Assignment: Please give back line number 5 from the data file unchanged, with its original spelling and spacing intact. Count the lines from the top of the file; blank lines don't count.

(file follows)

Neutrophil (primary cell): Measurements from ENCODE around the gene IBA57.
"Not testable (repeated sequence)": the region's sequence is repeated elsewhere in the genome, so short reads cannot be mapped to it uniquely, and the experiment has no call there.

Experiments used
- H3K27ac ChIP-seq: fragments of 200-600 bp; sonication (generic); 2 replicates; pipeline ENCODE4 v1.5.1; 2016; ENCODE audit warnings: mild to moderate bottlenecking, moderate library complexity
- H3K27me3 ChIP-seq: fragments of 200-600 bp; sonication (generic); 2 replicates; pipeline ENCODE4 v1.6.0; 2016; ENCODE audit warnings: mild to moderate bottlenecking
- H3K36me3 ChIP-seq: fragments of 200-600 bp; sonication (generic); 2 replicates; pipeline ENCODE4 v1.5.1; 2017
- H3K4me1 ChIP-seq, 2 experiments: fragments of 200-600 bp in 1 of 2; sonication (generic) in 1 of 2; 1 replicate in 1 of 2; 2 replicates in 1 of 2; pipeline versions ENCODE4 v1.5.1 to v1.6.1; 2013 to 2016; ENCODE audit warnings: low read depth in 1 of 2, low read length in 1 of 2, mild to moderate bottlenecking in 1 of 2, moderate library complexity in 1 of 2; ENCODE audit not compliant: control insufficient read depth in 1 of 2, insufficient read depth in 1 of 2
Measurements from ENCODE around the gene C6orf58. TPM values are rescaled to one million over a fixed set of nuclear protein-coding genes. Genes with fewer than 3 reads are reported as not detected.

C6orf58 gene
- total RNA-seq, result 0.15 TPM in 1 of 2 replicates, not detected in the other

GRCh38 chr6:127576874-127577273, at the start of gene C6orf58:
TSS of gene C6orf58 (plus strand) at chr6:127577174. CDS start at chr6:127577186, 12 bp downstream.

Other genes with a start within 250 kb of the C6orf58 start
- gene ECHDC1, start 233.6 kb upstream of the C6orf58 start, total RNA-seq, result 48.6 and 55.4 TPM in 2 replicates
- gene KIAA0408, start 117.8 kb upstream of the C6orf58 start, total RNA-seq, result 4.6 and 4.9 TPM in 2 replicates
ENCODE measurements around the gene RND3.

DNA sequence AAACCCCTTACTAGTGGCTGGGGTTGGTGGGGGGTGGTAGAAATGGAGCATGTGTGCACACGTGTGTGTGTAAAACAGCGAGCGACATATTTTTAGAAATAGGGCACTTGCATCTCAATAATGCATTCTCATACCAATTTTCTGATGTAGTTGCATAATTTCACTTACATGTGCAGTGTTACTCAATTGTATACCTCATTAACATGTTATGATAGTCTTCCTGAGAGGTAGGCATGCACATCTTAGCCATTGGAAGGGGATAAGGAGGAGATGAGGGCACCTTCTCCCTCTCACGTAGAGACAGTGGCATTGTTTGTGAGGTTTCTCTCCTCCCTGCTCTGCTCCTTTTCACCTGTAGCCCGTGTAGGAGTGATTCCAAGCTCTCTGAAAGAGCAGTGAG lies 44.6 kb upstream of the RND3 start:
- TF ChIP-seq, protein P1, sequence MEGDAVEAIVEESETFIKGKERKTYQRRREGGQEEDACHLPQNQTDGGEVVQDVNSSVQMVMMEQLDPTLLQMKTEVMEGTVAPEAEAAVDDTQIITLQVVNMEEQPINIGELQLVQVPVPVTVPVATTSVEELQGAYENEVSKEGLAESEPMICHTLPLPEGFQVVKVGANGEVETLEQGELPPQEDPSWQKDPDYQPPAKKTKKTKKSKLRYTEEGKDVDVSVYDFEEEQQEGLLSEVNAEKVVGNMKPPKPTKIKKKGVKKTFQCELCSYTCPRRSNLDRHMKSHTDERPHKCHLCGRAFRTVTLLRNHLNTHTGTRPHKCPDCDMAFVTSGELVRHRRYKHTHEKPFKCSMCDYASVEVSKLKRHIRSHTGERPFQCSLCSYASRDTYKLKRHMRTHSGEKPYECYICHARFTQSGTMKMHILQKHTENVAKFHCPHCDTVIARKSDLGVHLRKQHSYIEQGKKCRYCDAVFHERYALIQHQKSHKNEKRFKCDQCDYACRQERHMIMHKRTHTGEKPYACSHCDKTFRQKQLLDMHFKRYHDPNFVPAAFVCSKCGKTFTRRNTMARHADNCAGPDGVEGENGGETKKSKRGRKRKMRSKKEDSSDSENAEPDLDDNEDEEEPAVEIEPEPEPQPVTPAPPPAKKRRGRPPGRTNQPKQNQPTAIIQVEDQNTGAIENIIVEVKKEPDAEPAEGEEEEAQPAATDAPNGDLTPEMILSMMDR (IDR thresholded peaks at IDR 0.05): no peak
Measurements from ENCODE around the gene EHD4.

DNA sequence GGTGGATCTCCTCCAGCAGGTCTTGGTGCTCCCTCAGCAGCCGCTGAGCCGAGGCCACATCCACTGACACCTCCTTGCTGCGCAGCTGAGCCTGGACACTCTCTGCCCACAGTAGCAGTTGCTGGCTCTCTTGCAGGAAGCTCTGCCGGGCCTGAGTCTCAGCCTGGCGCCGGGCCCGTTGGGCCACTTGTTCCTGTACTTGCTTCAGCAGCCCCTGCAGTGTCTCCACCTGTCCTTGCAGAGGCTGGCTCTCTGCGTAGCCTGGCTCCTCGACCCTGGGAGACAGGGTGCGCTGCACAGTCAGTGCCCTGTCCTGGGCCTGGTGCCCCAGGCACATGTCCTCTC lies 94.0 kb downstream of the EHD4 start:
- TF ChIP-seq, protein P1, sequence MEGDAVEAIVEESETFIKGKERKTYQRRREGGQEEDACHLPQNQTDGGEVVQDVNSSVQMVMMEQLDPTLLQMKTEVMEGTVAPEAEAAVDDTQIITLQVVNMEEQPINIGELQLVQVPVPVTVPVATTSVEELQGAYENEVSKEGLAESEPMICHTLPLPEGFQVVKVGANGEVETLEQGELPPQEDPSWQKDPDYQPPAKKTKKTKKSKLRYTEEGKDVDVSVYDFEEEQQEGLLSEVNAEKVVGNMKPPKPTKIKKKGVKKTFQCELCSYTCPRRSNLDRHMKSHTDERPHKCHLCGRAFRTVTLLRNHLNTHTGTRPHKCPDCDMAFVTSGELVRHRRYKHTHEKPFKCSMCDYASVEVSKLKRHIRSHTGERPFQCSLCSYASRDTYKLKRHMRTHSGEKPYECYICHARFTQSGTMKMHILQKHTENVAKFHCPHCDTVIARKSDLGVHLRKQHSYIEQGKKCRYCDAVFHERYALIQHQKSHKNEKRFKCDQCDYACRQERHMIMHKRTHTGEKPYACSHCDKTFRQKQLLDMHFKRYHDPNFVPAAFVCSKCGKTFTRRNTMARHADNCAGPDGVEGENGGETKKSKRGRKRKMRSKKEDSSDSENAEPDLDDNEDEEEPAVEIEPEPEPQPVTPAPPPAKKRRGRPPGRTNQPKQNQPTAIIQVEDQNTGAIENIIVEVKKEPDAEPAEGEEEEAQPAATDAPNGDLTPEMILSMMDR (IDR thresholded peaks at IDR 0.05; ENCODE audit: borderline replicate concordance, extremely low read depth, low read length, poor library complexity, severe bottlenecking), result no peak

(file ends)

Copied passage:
- H3K27me3 ChIP-seq: fragments of 200-600 bp; sonication (generic); 2 replicates; pipeline ENCODE4 v1.6.0; 2016; ENCODE audit warnings: mild to moderate bottlenecking